require employees to complete and sign a statutory declaration in relation to their prior work history, including whether they are, or have ever been, the subject of an investigation by a law- enforcement agency or current/former employer for any matter whether criminal or disciplinary.

14.In response to my draft report Mr Kefford stated:

I would like to assure you that I take the issues you have highlighted within your draft report very seriously and in some cases have already initiated actions within my control to address these and others where I have had prior opportunity to observe inappropriate practices.

15.On 29 November 2012, the Minister for Planning the Hon Matthew Guy MLC announced the Government’s proposal to reform regulation of the building industry by absorbing the functions of the Building Commission, the Plumbing Industry Commission and the Architects

Registration Board into a new body: the Victorian Building Authority. The establishment of a new structure and new body provides an opportunity to consider the conduct and processes described in this report, and

the recommendations I have made, so as to establish a system that addresses the defects identified during this investigation.

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Background

Introduction

16.In March 2012 my office received information from several sources in relation to concerns about the Victorian Building Commission (the Commission). These concerns included that the Commission:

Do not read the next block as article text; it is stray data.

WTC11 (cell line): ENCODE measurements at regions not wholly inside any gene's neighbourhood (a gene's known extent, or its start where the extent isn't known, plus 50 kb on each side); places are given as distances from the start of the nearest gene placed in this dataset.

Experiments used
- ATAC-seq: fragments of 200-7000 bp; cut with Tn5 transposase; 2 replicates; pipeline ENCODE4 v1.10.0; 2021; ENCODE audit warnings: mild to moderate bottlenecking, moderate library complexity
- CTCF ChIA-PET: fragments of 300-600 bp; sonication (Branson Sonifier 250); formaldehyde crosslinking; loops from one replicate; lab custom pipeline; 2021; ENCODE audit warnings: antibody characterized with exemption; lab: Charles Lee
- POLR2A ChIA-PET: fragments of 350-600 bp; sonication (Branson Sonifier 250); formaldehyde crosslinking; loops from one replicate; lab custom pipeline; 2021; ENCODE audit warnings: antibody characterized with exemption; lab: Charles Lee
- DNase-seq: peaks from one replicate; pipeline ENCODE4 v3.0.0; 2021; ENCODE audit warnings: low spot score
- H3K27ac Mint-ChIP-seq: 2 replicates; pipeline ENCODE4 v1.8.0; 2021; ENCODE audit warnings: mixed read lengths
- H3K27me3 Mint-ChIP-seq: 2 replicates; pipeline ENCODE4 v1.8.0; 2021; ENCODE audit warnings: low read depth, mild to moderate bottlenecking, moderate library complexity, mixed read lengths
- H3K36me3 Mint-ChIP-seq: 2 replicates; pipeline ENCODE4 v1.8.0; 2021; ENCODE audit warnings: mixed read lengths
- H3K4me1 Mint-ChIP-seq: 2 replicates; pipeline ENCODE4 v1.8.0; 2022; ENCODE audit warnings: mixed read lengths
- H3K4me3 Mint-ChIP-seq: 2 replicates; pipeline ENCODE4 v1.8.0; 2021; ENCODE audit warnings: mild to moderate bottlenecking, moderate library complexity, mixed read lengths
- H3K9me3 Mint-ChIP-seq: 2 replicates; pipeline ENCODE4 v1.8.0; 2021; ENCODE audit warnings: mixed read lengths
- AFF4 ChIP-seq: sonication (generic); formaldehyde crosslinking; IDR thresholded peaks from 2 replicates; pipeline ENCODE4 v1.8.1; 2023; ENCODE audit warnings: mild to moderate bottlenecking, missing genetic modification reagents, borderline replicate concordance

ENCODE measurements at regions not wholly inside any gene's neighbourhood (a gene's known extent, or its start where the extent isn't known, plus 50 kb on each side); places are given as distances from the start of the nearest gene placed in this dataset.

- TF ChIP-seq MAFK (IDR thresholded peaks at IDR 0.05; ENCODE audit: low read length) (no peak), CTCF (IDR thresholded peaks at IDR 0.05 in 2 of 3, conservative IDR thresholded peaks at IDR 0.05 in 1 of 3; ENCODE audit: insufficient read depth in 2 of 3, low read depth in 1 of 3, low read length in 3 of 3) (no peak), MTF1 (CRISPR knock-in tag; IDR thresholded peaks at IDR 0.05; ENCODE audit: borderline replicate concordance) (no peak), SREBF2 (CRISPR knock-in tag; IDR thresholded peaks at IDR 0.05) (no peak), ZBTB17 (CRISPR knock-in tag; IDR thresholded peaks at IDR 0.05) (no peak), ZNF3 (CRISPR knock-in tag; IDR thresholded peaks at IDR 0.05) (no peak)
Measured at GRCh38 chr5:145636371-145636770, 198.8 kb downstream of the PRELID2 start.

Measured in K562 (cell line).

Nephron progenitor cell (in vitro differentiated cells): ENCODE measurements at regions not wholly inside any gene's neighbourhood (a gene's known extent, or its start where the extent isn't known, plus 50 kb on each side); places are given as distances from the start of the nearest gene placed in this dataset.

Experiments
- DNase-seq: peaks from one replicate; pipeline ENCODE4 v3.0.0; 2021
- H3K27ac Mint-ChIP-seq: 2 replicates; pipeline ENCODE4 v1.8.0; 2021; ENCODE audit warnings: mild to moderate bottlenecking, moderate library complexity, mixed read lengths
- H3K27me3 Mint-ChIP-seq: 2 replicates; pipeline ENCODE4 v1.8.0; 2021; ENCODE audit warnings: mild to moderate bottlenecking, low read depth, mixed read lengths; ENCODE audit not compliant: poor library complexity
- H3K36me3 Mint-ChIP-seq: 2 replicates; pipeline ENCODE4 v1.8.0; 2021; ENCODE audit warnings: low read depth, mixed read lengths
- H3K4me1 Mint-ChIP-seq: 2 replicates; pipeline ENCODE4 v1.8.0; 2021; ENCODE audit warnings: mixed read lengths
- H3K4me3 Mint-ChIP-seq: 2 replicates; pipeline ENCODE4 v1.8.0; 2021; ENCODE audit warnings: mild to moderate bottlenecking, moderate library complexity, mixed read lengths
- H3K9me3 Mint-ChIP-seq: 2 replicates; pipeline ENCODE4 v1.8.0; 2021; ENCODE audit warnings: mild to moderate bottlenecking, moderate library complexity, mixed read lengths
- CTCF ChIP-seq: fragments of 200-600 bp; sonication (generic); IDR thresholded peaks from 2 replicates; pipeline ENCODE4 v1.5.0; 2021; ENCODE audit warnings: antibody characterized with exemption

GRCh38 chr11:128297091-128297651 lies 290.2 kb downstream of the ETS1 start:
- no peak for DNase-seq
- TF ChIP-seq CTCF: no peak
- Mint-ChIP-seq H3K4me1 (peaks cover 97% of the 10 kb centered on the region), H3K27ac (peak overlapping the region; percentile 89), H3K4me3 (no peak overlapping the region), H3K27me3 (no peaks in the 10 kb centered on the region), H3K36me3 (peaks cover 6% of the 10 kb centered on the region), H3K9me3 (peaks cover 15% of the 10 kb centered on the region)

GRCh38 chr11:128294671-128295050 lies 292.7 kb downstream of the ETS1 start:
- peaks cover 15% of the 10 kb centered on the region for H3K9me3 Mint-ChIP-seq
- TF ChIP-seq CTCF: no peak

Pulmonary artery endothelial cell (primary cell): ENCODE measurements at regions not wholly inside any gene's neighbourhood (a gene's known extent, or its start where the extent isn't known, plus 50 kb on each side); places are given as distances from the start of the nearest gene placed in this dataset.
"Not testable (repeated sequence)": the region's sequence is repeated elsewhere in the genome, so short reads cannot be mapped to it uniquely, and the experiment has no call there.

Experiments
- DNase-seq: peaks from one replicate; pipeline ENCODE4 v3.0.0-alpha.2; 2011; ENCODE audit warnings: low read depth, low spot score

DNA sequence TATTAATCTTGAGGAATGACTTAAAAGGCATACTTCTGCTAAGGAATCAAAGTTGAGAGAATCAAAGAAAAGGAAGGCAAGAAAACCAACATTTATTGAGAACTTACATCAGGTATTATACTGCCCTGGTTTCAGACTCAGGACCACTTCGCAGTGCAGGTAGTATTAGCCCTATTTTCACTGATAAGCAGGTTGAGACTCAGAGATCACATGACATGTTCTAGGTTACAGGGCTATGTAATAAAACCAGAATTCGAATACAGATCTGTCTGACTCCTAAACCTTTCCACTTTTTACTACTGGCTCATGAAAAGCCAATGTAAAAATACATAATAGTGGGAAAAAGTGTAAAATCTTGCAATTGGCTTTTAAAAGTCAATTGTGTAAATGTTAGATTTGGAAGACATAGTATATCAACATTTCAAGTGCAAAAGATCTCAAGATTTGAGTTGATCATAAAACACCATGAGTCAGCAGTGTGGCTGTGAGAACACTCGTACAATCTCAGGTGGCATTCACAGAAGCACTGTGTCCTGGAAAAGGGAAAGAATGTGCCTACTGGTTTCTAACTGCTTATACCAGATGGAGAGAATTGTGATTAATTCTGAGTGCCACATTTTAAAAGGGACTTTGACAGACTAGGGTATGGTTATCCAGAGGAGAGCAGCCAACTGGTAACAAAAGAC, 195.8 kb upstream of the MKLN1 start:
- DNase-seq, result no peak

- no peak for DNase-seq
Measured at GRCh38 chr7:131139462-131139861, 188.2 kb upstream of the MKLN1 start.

paid contractors significant amounts for investigative services

contracted external investigators who were former Commission staff

made significant payments to external investigators based upon invoices which lacked detail about the amounts charged

employed former police officers as investigators with little or no building experience

poorly managed an information technology project which was several million dollars over budget

operated at a significant deficit.

17.As a result of these concerns, I decided to conduct an own motion investigation into the governance and administration of the Commission.

18.On 20 March 2012 I wrote to the Minister for Planning, Mr Matthew Guy and the Building Commissioner, Mr Michael Kefford advising them of my decision to conduct the investigation.

19.During the investigation additional issues were identified. These included significant expenditure by Commission staff on hospitality and

entertainment and concerns about the administration and integrity of the registration system for building practitioners.

The Building Commission